Hoadley said some approaches to this amount to a “Medicare-lite” that would be available for people to purchase during open enrollment. The plan would not replace but compete with private insurers offering coverage on the exchanges already.
A bill co-sponsored by 2020 Democratic hopefuls Sens. Cory Booker and Kamala Harris would have brought the public option back.
As the existing infrastructure for the exchange is already in place, a public option would be one of the simpler approaches to launch, too, Hoadley said.
‘Medicaid for all’?
Some have touted further expanding Medicaid as a more effective alternative to a “Medicare for all” approach. A number of states are eyeing potential buy-ins for their Medicaid programs, and building off Medicaid allows for an adaptable baseline to fit different populations.
For example, a public option could be built off of Medicaid and not Medicare.
“States and some policymakers federally could use Medicaid as a platform to provide an option on the exchanges,” Hoadley said. “There are other sorts of ways to use Medicaid as a springboard to more public sector coverage.”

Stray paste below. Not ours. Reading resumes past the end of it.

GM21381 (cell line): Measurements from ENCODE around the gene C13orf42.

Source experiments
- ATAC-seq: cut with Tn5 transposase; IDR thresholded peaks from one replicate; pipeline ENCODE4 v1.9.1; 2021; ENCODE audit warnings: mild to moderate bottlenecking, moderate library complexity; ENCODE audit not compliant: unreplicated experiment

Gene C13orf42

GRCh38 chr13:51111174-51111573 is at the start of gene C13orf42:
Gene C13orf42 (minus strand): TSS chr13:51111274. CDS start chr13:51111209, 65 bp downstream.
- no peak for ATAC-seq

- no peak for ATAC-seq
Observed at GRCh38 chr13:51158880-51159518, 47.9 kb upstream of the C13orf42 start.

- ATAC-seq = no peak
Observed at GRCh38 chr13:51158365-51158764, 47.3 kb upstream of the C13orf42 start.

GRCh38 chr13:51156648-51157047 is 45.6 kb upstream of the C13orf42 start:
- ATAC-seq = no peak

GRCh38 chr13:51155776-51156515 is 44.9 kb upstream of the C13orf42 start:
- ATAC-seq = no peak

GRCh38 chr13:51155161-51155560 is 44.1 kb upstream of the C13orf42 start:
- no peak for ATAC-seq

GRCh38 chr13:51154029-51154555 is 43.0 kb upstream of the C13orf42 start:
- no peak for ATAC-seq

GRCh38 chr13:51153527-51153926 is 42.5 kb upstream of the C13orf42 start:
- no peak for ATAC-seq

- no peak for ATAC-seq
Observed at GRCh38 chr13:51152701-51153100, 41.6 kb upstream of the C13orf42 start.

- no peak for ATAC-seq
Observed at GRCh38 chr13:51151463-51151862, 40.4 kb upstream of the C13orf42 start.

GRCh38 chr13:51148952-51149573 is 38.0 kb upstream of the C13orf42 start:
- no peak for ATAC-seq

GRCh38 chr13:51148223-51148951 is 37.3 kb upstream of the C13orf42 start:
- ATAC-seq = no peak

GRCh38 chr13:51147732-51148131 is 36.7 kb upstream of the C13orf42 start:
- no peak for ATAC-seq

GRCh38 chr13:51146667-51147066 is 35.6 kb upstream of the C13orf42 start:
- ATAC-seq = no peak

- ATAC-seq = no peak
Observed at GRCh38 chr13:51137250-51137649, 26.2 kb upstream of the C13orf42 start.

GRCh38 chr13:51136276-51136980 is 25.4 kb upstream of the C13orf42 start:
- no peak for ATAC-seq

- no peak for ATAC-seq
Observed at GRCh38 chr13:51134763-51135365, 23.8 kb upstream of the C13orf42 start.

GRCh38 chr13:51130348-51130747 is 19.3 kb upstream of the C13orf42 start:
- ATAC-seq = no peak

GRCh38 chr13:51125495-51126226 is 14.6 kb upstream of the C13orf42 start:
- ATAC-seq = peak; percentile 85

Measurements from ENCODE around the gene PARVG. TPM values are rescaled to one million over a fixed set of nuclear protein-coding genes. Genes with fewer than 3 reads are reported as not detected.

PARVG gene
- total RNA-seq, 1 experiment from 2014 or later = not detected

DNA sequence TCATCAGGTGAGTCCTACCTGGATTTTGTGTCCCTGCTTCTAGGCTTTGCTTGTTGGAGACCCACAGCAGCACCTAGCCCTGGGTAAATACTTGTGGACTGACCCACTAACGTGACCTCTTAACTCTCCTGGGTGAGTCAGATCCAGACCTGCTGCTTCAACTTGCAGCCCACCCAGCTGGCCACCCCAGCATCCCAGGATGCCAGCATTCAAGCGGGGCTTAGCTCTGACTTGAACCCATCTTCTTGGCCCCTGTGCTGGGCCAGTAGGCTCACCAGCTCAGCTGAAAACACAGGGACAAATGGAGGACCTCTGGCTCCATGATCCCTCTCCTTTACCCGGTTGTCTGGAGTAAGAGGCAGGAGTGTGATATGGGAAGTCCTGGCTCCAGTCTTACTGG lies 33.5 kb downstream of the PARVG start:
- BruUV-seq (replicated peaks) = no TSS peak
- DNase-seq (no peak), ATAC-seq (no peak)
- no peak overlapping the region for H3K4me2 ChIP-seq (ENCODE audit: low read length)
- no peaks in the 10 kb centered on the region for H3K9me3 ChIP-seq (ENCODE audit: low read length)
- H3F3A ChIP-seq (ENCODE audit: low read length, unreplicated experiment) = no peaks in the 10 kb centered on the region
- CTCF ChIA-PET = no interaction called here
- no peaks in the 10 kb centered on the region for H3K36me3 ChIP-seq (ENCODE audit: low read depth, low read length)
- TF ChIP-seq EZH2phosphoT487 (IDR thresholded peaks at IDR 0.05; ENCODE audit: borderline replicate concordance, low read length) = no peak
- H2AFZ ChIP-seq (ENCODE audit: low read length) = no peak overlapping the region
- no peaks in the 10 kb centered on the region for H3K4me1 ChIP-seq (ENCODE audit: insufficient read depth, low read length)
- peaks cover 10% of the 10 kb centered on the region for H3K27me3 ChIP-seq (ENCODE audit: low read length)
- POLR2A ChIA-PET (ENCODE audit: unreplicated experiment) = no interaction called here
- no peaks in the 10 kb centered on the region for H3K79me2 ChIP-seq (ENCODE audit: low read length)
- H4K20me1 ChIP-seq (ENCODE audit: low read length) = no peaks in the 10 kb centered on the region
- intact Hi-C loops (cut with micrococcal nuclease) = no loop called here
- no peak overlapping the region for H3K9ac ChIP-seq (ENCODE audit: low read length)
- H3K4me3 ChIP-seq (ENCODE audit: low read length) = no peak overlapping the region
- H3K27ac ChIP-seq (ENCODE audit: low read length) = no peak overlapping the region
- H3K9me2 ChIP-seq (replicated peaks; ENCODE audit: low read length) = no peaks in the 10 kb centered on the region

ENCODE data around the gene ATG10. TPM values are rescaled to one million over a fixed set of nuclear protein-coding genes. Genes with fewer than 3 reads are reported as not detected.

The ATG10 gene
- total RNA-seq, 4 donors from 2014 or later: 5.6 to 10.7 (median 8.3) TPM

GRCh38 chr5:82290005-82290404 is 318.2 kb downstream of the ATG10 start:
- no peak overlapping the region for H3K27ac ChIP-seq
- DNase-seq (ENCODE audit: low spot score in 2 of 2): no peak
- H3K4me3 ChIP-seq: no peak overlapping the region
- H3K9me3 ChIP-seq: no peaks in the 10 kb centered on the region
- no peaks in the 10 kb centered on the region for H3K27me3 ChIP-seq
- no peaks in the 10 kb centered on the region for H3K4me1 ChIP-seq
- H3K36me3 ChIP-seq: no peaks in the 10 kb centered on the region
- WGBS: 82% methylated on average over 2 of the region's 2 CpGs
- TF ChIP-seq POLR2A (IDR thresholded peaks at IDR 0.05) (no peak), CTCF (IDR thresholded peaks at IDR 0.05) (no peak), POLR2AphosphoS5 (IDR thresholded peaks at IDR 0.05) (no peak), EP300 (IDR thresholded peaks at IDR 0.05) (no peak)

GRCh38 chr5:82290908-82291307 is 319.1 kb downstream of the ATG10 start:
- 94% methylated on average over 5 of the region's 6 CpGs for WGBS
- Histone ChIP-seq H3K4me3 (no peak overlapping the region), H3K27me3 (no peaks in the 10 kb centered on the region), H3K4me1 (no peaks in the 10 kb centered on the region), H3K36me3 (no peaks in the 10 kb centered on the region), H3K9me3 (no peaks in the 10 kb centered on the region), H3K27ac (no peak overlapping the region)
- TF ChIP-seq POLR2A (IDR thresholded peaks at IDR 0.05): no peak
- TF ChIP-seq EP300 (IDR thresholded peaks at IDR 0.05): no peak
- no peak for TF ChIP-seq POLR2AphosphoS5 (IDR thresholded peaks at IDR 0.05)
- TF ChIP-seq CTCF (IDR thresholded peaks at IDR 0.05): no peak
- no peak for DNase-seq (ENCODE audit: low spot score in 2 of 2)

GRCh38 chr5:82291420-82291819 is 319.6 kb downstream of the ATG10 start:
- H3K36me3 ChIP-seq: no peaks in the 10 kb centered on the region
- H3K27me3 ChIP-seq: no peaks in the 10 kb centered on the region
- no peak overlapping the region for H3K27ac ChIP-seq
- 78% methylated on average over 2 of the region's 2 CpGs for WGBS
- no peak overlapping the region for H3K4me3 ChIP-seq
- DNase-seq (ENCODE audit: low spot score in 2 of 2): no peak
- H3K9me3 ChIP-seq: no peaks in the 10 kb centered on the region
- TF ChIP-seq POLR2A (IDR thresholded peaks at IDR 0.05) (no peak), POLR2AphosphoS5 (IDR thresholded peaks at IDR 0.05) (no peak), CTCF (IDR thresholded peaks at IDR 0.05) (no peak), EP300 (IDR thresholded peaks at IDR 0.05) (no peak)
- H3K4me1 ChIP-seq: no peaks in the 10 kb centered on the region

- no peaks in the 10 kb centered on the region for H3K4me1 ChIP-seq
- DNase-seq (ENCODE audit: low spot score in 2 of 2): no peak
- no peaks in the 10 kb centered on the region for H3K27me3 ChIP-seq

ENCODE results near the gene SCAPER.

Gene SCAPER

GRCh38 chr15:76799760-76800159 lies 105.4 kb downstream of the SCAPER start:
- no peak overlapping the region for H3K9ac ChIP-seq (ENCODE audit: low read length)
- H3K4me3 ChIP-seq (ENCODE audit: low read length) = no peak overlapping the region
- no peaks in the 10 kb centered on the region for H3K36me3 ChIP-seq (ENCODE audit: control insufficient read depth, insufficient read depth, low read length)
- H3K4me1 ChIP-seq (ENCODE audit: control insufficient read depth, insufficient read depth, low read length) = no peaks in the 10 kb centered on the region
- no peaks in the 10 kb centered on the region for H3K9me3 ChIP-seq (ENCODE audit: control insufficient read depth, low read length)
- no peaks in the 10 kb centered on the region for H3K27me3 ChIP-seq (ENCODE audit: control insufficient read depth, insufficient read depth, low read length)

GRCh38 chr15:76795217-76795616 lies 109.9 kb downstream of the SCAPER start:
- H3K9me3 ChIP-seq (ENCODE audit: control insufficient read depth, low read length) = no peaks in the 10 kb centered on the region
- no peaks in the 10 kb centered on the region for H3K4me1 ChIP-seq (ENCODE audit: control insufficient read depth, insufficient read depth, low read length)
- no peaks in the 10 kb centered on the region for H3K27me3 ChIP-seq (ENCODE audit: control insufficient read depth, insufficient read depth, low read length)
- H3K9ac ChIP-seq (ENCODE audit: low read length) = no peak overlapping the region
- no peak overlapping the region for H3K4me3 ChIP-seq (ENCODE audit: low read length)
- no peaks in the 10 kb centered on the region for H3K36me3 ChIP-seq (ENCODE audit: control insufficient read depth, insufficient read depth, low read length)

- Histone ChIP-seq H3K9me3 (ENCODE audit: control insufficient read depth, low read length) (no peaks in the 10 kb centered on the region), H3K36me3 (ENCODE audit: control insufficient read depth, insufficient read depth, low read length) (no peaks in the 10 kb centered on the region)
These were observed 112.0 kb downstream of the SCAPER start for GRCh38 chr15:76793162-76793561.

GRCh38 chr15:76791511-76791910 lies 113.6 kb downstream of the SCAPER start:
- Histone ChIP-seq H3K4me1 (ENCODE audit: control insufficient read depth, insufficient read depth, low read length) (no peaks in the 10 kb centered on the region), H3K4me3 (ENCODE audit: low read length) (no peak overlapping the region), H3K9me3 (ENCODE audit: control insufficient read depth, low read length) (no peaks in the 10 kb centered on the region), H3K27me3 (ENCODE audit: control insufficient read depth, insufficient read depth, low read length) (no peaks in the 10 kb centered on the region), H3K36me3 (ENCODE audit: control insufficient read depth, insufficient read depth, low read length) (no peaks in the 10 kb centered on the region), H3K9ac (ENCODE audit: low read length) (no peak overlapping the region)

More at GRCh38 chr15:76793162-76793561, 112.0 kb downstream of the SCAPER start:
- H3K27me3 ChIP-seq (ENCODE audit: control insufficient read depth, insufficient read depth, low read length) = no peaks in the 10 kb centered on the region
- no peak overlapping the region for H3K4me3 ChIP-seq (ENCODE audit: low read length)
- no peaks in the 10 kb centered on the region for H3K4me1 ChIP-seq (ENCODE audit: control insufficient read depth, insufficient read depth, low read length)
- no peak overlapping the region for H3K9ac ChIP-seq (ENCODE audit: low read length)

A hybrid of additional options in Medicare and Medicaid is also a possibility, which could harness the most effective applications of both plans.
For one, a clear picture of the cost. Jayapal’s bill does not come with cost estimates attached, and skeptics have criticized Sanders for limited cost details in his legislation.
There is heated debate but limited research on the cost of a single-payer system. A report (PDF) from the Mercatus Center at George Mason University, a libertarian think tank, projected costs of about $32.6 trillion over the first 10 years of a “Medicare for all” approach based on Sanders’ bill.
However, Sanders and other supporters took that as a win, as the cost is actually $2 trillion less than overall healthcare costs are estimated to be over that same window under our current system.
Hoadley said that as many of these Medicare expansion proposals are nebulous and light on specifics, policymakers will have to account for a number of factors in today’s Medicare market if they want to move forward. Many people enrolled in traditional Medicare, for example, have supplemental plans of various kinds—Medicaid or private coverage—to mitigate out-of-pocket costs.
Ensuring cost management is feasible should be top of mind as these plans evolve, he said. Plus, about a third of Medicare beneficiaries are enrolled in a private Medicare Advantage plan, according to the Kaiser Family Foundation, and these plans are popular with members and enjoy bipartisan political support.
“It’s an option, and you could consider logically places it fits,” he said.